As usual, it is the friction of disagreement that most excites me to write. Yet there is much I like in the report and I encourage you to peruse it.
[Note: This post has been revised to reflect information from a Paris Club press release and conversations with knowledgeable officials.]
Credit: photography-by-winnaing/ cc
In the last few days, a delicate dance of reconciliation between Myanmar and its estranged foreign creditors reached its final measures. At the Club de Paris---the collective negotiating forum for creditor governments such as Japan and the United States---a press release just announced a debt deal with the poor and long-isolated Asian nation. The creditors committed to what is by Paris Club standards an exceptionally generous deal: cancelling half the debt in arrears---Myanmar defaulted in 1998---and instituting a 15-year repayment schedule for the remainder, including a 7-year grace period. Because the interest rates on most of these the loans are low, typically about 1%, this stretching out of repayment further reduces the debt's economic cost ("net present value" or NPV). Overall, the NPV will fall 60%. Meanwhile the World Bank and Asian Development Bank made their first loans to Myanmar in more than 20 years, in the process erasing their own arrears issues with the country.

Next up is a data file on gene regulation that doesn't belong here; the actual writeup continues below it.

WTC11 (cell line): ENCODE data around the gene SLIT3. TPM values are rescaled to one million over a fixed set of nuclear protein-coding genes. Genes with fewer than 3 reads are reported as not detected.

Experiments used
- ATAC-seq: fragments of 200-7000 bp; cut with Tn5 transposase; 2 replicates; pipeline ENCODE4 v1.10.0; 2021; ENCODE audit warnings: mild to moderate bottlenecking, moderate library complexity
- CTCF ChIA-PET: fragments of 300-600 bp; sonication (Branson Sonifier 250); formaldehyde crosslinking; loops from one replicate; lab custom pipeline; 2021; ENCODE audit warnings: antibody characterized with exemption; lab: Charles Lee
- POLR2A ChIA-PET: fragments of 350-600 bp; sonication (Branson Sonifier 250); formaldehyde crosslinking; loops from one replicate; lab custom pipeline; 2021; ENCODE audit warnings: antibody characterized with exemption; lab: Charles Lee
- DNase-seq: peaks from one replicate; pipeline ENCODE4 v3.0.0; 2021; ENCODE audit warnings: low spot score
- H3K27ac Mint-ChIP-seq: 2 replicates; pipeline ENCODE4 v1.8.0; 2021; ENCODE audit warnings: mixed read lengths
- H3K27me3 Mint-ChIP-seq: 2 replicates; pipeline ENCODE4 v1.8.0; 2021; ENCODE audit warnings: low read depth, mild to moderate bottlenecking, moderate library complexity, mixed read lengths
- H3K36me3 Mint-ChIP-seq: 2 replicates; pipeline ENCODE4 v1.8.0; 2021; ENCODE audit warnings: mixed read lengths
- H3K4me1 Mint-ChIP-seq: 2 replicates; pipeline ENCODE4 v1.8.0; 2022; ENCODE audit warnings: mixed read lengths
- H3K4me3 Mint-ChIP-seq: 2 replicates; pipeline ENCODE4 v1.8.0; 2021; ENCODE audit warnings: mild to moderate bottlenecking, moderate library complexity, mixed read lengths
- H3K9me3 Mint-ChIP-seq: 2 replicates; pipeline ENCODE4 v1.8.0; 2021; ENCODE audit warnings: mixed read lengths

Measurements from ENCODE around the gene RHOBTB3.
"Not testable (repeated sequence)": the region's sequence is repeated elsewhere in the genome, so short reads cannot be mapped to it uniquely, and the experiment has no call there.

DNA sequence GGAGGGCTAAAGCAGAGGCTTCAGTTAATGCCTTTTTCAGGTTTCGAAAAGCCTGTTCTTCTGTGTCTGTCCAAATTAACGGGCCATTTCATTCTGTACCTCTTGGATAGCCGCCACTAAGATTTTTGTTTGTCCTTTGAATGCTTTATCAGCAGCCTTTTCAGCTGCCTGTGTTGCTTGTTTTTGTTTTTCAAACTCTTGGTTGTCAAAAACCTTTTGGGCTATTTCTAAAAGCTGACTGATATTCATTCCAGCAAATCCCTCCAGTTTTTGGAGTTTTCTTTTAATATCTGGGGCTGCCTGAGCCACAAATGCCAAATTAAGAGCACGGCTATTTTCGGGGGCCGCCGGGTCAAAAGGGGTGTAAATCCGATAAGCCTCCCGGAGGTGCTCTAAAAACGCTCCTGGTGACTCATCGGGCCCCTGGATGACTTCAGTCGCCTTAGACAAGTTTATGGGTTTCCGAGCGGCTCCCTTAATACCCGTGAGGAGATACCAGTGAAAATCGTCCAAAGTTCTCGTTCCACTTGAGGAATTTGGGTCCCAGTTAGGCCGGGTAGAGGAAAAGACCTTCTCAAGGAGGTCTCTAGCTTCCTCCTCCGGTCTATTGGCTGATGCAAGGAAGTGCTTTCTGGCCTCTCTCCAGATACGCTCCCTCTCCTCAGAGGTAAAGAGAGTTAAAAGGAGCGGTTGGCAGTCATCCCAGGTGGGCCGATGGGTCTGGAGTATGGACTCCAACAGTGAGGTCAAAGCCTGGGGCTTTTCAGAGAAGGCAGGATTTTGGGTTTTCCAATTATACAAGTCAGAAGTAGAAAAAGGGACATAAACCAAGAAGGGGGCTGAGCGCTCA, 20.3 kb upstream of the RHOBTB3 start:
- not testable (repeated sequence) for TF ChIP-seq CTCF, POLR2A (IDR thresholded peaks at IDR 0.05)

With aid relationships normalized, the gates---floodgates?---are now open for donors into Myanmar.
[As the government gains legitimacy with the international community, the case strengthens for accepting the government's chosen English name for the country: Myanmar. So even though Aung San Suu Kyi and the US and UK governments still favor "Burma," I'm switching.]
This graph summarizes the recent transactions and commitments. Below, I explain the numbers and put them in some context:
As I recounted in an earlier post, Myanmar's military government fell out of favor with industrial democracies and multilateral development banks in 1988 after it brutally suppressed democracy protests. Aid flows slowed to a trickle, which came mainly from Japan. Myanmar paid the interest and principal due on its old debts to donors until 1998, perhaps hoping for an improvement in relations, but then slipped into default. Recent economic and political reforms have made the great powers desirous of détente: Obama visited right after winning reelection, and Japan promised substantial debt relief. The donors want to reward the government's difficult reforms and improve their own position within the geopolitical rivalries among the United States, Japan, China, and even India.